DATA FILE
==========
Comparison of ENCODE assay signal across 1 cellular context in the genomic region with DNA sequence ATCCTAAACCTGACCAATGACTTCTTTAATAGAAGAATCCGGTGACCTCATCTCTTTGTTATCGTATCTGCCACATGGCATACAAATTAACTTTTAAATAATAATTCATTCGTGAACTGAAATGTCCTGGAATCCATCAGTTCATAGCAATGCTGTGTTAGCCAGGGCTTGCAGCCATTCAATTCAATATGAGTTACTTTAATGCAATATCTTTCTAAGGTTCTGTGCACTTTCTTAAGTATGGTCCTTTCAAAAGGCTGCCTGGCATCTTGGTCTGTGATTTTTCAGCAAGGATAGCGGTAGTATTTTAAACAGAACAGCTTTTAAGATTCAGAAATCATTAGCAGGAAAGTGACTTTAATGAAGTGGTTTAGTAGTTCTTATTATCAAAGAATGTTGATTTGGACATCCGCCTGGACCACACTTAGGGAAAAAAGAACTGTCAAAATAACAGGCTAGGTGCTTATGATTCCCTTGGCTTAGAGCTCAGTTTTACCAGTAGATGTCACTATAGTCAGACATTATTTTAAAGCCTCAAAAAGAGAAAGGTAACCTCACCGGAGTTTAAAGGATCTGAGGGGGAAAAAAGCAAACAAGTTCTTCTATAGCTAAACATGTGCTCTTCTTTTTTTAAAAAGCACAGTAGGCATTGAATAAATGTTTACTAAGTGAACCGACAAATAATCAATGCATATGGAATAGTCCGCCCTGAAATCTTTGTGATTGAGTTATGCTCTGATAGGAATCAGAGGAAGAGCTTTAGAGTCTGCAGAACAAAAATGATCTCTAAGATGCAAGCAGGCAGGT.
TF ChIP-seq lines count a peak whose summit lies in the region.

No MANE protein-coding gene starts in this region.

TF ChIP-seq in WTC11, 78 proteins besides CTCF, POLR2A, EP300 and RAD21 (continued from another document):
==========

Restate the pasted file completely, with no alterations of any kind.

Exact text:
Comparison of ENCODE assay signal across 1 cellular context in the genomic region with DNA sequence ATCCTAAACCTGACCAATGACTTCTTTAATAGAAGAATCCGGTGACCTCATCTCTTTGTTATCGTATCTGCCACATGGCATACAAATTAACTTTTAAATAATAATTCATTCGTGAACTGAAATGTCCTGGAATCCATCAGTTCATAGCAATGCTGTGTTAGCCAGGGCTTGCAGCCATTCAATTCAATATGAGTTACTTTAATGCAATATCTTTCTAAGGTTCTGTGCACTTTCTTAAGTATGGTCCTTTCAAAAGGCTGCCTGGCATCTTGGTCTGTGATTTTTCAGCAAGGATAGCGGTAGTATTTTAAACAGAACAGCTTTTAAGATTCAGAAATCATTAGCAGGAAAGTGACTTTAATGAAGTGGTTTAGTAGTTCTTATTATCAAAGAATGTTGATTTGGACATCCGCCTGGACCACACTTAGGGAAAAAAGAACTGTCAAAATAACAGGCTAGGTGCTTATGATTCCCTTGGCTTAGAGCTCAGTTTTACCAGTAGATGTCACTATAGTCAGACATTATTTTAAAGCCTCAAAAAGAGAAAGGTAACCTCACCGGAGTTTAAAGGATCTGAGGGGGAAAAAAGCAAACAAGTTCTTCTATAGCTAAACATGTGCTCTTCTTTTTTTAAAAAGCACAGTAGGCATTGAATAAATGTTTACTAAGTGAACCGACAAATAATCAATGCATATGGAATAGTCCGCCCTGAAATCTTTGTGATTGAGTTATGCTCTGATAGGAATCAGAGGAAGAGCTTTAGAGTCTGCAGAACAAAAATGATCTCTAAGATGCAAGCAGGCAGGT.
TF ChIP-seq lines count a peak whose summit lies in the region.

No MANE protein-coding gene starts in this region.

TF ChIP-seq in WTC11, 78 proteins besides CTCF, POLR2A, EP300 and RAD21 (continued from another document):